FATF AML Deficiency List
US Dept of State Money Laundering assessment
Non - Compliance with FATF MER Recommendations
Corruption Index (Transparency International & W.G.I.)
World Governance Indicators (Average Score)
Weakness in Government Legislation to combat Money Laundering
Kazakhstan is not currently identified by FATF as having substantial money laundering and terrorist financing (ML/TF) risks or having strategic AML/CFT deficiencies
Compliance with FATF Recommendations
The last Mutual Evaluation Report relating to the implementation of anti-money laundering and counter-terrorist financing standards in Kazakhstan was undertaken by the Financial Action Task Force (FATF) in 2011. According to that Evaluation, Kazakhstan was deemed Fully Compliant for 1 and Largely Compliant for 12 of the FATF 40 + 9 Recommendations. It was Partially Compliant or Non-Compliant for 5 of the 6 Core Recommendations.
US Department of State Money Laundering assessment (INCSR)
Kazakhstan is categorised by the US State Department as a Country/Jurisdiction of Primary Concern in respect of Money Laundering and Financial Crimes.
As a transit country for opiates and cannabis, and one susceptible to TBML, Kazakhstan remains vulnerable to financial crimes. Corruption is an enabler of money laundering.
In 2019, Kazakhstan completed its national risk assessment (NRA) to evaluate the exposure of its financial sector to money laundering. A follow-up action plan to the assessment makes proposals to bring Kazakhstan more into compliance with international AML standards.
Recent changes to the Committee for Financial Monitoring of the Ministry of Finance, the FIU, transformed the agency from an administrative department disseminating investigative leads to law enforcement to an agency that is both a financial intelligence gatherer and investigative body. The change may create difficulties retaining qualified staff and maintaining operational independence. Conversely, it could strengthen cooperation between analytical and investigative staff.
There are no international sanctions currently in force against this country.
BRIBERY & CORRUPTION
Rating (100-Good / 0-Bad)
Transparency International Corruption Index 38
World Governance Indicator – Control of Corruption 44
Companies report corruption as the number one constraint for doing business in Kazakhstan. Corruption is rampant throughout the country's political circles, and networks of patronage and clientelism negatively affect the country’s business environment. Furthermore, challenging bureaucracy and vague legislation restricts foreign investment. Navigating the public administration is also challenging for businesses, as petty corruption is endemic. Facilitation payments and bribery are illegal in the public and the private sector according to the country's Criminal Code, but the state bodies that are responsible for combating corruption are ineffective, unreliable, and fail to hold high-level officials responsible for corruption, abuses of office, and conflicts of interest. A weak judicial system further compromises Kazakhstan’s otherwise extensive legal framework for dealing with corruption. For further information - GAN Integrity Business Anti-Corruption Portal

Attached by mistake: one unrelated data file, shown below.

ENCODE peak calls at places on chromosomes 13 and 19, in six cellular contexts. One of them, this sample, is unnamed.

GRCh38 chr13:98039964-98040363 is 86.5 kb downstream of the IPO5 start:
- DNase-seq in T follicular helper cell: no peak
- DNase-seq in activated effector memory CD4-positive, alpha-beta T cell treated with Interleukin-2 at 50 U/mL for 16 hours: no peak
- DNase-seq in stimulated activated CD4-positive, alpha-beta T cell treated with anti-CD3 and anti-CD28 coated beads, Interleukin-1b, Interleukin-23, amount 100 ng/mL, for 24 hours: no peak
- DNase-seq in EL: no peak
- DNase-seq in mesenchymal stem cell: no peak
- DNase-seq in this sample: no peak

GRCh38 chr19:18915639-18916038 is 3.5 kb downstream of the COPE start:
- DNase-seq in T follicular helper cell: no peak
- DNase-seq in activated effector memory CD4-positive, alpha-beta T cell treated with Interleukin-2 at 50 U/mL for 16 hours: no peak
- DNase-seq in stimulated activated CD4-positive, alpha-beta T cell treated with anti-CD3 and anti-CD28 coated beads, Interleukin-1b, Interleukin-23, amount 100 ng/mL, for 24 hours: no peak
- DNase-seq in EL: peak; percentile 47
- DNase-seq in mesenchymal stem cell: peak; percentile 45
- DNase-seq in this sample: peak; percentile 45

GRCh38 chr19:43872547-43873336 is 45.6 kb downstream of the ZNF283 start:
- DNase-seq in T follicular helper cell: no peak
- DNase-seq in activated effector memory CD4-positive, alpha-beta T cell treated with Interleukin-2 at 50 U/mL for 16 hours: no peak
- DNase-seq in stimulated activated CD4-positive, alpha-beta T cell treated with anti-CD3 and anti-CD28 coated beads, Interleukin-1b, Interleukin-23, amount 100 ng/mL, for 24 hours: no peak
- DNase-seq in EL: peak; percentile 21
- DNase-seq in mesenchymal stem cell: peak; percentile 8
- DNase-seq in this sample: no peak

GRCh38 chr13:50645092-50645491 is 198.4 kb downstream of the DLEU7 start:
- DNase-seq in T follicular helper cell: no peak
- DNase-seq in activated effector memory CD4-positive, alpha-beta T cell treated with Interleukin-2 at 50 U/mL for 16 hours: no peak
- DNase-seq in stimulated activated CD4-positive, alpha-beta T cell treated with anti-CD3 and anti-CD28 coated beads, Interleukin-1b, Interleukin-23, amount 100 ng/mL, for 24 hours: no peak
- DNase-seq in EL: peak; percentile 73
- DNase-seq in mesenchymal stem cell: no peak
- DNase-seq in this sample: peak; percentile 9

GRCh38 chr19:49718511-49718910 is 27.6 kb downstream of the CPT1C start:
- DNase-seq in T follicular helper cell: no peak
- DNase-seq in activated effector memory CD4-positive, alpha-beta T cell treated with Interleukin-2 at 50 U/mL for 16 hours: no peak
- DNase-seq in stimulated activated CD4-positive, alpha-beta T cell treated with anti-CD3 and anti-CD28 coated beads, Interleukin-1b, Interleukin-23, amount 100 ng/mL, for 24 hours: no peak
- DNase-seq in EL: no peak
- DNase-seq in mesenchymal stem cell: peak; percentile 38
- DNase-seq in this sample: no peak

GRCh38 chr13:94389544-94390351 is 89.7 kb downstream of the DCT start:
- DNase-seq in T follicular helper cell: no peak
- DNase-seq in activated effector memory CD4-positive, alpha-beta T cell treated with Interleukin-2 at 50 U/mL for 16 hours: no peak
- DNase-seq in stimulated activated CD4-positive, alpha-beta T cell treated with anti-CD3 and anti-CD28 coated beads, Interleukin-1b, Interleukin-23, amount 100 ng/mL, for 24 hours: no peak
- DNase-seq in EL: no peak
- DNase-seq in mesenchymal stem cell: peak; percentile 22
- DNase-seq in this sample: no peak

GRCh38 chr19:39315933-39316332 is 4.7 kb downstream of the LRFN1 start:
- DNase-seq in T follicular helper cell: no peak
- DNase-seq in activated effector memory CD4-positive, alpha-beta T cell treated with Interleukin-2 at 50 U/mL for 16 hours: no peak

Kazakhstan, geographically the largest of the former Soviet republics, excluding Russia, possesses substantial fossil fuel reserves and other minerals and metals, such as uranium, copper, and zinc. It also has a large agricultural sector featuring livestock and grain. The government realizes that its economy suffers from an overreliance on oil and extractive industries and has embarked on an ambitious diversification program, aimed at developing targeted sectors like transport, pharmaceuticals, telecommunications, petrochemicals and food processing.
Kazakhstan's vast hydrocarbon and mineral reserves form the backbone of its economy. Kazakhstan is landlocked and depends on Russia to export its oil to Europe. In 2010, Kazakhstan joined Russia and Belarus to establish a Customs Union in an effort to boost foreign investment and improve trade. The Customs Union evolved into a Single Economic Space in 2012 and the Eurasian Economic Union (EEU) in January 2015.
The economic downturn of its EEU partner, Russia, and the decline in global commodity prices have